On Thursdays through Sundays, customers may order online; pay via an app such as Venmo, PayPal or CashApp; send a screenshot as proof of payment; then pull up in front to pick up supper. The owners call this their french-fry speakeasy.
And, they say Puncho’s Old Atlanta, Seafood Shawty and 96 Olympics recipes have been influenced by iconic local institutions, such as Paschal’s, the Sweet Auburn Curb Market and the Varsity, as well as “your corner wing spot” and “the lady down the street” who serves plates of fried fish out of her kitchen.
“I’d like to think of us as a conserver of history, while being the face of the future,” Williams said.
Added Blanding: “For Black folks from Atlanta, having a sense of ownership of where your home is is really important, particularly in a city that is gentrifying so much.”
Brandon “Puncho” Williams is the co-owner of Puncho’s Late-Nite Fry Trap. Wendell Brock for The Atlanta Journal-Constitution
Credit: Wendell Brock
Credit: Wendell Brock
Even the name of the business is a Black culture reference. As Williams explained it, “trap” is a slang word, meaning “your place of business, or your hustle, so to speak.”
“The idea of trap in music has a whole lot of connotations,” he said. “But, for us, it’s where we sell fries. It’s where we speak fries. It’s where we speak Atlanta. It’s just where we do us.”
Williams, 37, caught the entrepreneurial bug at 15, while working at a McDonald’s near Hartsfield Jackson International Airport. When he got his first paycheck, he noticed it wasn’t from McDonalds, but from a successful Black entrepreneur who had built a portfolio of local McDonald’s franchises. “I realized that was something I wanted,” Williams said. “Since then, I have been on an entrepreneurial path.”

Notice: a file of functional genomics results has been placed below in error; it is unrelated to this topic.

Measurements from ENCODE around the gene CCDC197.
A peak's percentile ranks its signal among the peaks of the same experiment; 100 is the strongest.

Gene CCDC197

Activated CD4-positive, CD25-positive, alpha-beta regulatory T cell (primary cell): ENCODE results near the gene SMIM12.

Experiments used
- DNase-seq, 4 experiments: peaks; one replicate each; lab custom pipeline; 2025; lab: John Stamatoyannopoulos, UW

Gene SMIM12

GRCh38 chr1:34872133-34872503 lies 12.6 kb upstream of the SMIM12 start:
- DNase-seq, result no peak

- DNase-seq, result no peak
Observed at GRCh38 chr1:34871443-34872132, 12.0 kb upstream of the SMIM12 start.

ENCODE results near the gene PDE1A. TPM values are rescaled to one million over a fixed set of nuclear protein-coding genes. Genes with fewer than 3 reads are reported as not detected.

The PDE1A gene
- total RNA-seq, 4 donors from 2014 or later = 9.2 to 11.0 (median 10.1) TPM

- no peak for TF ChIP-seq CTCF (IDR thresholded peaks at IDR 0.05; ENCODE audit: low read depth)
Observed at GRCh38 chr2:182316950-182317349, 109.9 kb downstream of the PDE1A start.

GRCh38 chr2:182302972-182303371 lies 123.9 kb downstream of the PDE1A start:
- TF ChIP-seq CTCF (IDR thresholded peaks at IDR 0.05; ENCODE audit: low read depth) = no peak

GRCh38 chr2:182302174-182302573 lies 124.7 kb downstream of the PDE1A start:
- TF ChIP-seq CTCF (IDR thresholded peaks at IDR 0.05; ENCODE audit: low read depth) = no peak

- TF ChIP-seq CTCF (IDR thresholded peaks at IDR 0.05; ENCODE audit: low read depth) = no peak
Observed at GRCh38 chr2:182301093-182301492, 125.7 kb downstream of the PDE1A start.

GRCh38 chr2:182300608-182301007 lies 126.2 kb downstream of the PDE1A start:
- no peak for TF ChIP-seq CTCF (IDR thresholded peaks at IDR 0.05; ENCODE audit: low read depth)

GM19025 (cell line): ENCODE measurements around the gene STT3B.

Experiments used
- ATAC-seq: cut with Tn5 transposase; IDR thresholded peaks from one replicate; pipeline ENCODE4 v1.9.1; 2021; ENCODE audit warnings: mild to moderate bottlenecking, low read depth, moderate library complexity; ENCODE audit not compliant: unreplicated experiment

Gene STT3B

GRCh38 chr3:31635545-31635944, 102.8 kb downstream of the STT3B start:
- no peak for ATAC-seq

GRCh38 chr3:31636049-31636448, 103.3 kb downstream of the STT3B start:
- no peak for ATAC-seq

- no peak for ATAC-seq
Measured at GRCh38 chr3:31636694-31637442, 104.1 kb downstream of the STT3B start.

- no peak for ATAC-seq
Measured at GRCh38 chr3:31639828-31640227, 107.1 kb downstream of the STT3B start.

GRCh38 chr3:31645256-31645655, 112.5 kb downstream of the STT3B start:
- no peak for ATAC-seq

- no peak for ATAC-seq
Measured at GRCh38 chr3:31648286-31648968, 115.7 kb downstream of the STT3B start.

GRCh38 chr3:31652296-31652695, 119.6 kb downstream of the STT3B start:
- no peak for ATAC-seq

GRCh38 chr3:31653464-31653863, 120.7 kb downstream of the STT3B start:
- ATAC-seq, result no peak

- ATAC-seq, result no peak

Blanding, 35, co-founder of the art film company House of June, said running a small business did not come naturally to her.
“I came kicking and screaming on the entrepreneurial side, because I’m such an artist. But, honestly, fries have been a paramount reason of why I’m still able to pursue filmmaking full time,” she said. Her short films include “Levitate Levitate Levitate” and “Ten Leaves Dilated.” Blanding’s latest project is “Jordan,” which her website describes as “a short but epic tale about a curious adventurer and tween girl making a big discovery in a place where fantastical happenings are least expected to everyone but her.”
On the Friday night I ordered my fries, I arrived a bit early, and was greeted by a couple of neighborhood kids who offered to give my car a wash. They had the seal of approval from Puncho’s, which has plugged them on Instagram.
I texted Puncho’s that I had arrived, and, soon, Williams appeared outside with my fries. When I told him I’m a fry addict, he responded: “Well, you’ve come to the right place!”
He suggested that, if I couldn’t wait until I made it home, I should trot across the street, to Pittman Park, and dig in.
PUNCHO’S LATE-NITE FRY TRAP
Menu: loaded fries
What I ordered: The Old Atlanta, Seafood Shawty. The fries were good, and quite filling. The Shawty usually includes crab and shrimp, but Puncho’s was out of crab. “Blame it on the food shortage,” co-owner Brandon “Puncho” Williams said. “It’s a real thing.”
Service options: order online for pickup; no dine in; no delivery
Outdoor dining: no
Address, phone: 291 Delevan St. SW, Atlanta; 678-962-7848
Hours: 5:30-10:30 p.m. Thursdays-Sundays; also open Wednesday, June 7; hours are subject to change; check Instagram for updates
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